Thursday, November 12, 2009

Eminent Domain Decision Eminently Stupid

It's bad enough that 5 members of the Supreme Court could somehow be convinced that the "public use" requirement in the constitution's "eminent domain" authority meant that land could be condemned and given to a private developer; the "public use" would be the increased tax revenue, available to the public coffers.

It's bad enough they made a decision so atrocious. What's worse is what we now learn:

Pfizer, Inc., announced today that the company will be closing its former research and development headquarters in New London, Conn. This was a project that involved massive corporate welfare and led to the abuse of eminent domain that ultimately bulldozed the home of Susette Kelo and her neighbors in the landmark U.S. Supreme Court case Kelo v. City of New London.

This was the same bogus development plan that five justices of the U.S. Supreme Court refused to question when the property owners of New London pleaded to have their homes spared from the wrecking ball. Justices mentioned that there was a plan in place, and that so long as lawmakers who are looking to use eminent domain for someone's private gain had a plan, the courts would wash their hands. Now, more than four years after the redevelopment scheme passed constitutional muster-allowing government to take land from one private owner only to hand that land over to another private party who happens to have more political influence-the plant that had been the magnet for the development is closing its doors and the very land where Susette Kelo's home once stood remains barren to all but feral cats, seagulls and weeds.

Here's more, from the Washington Examiner:

Susette Kelo's little, pink house in New London, Conn. -- like the houses of all her neighbors -- is now a pile of rubble, overgrown with weeds. But Pfizer, the company that called for the demolition in order to build a new research and development plant, announced Monday it is packing up and leaving town in order to cut costs after its merger with fellow drug-giant Wyeth.

New London now has a wasteland where a neighborhood once stood, and no jobs or business to show for it. It's another travesty of central planning.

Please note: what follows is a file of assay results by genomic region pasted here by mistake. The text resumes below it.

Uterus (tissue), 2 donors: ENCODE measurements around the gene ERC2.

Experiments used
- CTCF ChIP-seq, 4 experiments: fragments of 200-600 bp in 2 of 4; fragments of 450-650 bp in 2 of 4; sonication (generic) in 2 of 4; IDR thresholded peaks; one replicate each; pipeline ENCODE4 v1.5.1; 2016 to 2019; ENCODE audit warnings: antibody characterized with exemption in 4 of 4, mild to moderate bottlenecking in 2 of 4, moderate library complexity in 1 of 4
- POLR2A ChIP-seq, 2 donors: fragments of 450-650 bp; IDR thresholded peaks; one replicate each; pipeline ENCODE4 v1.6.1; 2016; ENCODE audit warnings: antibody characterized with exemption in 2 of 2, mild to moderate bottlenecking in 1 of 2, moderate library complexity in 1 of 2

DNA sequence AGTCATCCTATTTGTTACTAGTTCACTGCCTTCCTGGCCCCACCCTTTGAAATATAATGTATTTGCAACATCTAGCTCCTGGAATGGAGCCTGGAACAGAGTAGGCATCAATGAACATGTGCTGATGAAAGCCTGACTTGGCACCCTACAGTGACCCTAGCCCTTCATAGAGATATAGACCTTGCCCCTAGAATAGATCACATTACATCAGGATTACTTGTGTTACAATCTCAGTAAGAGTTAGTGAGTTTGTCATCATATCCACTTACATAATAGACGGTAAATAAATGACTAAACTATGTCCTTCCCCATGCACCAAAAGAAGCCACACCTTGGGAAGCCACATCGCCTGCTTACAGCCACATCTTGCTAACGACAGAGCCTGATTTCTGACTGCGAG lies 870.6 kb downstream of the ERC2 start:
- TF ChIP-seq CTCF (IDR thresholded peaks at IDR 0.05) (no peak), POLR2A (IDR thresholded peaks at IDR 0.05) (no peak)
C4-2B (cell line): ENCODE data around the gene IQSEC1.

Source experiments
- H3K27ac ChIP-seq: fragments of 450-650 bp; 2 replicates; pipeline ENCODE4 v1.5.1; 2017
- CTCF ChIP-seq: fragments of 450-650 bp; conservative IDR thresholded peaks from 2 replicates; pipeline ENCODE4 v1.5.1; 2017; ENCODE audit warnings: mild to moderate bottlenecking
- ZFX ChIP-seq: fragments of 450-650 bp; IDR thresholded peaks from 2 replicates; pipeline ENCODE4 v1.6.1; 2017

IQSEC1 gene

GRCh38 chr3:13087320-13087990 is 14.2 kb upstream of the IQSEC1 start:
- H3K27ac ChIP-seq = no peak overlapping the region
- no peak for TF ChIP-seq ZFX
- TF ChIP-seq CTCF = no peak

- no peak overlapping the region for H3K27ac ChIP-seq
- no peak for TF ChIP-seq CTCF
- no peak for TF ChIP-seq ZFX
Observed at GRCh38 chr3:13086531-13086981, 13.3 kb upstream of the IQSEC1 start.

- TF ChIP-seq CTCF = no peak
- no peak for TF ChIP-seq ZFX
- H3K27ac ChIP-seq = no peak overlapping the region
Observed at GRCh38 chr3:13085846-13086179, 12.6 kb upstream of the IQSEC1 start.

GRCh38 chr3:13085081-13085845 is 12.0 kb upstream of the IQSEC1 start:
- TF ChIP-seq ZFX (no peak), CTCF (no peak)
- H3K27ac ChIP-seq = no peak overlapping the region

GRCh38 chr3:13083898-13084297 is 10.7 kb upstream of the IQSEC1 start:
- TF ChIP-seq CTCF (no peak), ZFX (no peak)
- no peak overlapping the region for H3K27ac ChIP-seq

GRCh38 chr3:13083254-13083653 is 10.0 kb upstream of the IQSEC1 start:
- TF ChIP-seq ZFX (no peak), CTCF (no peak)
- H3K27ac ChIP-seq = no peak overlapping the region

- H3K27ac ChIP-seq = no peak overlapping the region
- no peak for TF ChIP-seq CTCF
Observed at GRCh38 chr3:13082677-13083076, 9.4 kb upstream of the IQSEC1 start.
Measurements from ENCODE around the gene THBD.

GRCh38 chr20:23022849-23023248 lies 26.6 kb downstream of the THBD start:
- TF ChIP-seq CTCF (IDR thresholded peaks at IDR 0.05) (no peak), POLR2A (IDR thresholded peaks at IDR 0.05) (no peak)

Central planning. Those of you who look to government to fix all our problems, note: government can take away your house if you're not politically connected enough. Put another way, a government that can give you anything is strong enough to take away everything.

Remember that when you're contemplating putting government in charge of your health care.

Previous posts about Kelo here, here, and here, among others.


Judy Smith said...

I can't believe that we the consumer have less power than most government or even major cooperation's do over how we spend out money and what they can do to take our money it's just ridiculous and something should be done about the situation.

PeggyU said...

That is a tragedy, for people to lose their homes in that way. It would be easier to lose a home to a natural disaster, I think.

KauaiMark said...

I assume that the township gave the land parcels back to the original owners?

...Nah! didn't think so.

Ellen K said...

If you want to see the NFL version, read how the city of Arlington used immenent domain to provide parking spaces for Jerry Jones' Stadium. They didn't even have the second hand glory of being under the stadium. And to add insult to injury, landowners who have properties not purchased tried to use their land as off site parking, the city, who is making money off of parking, created zoning that prevented them using their land for this purpose.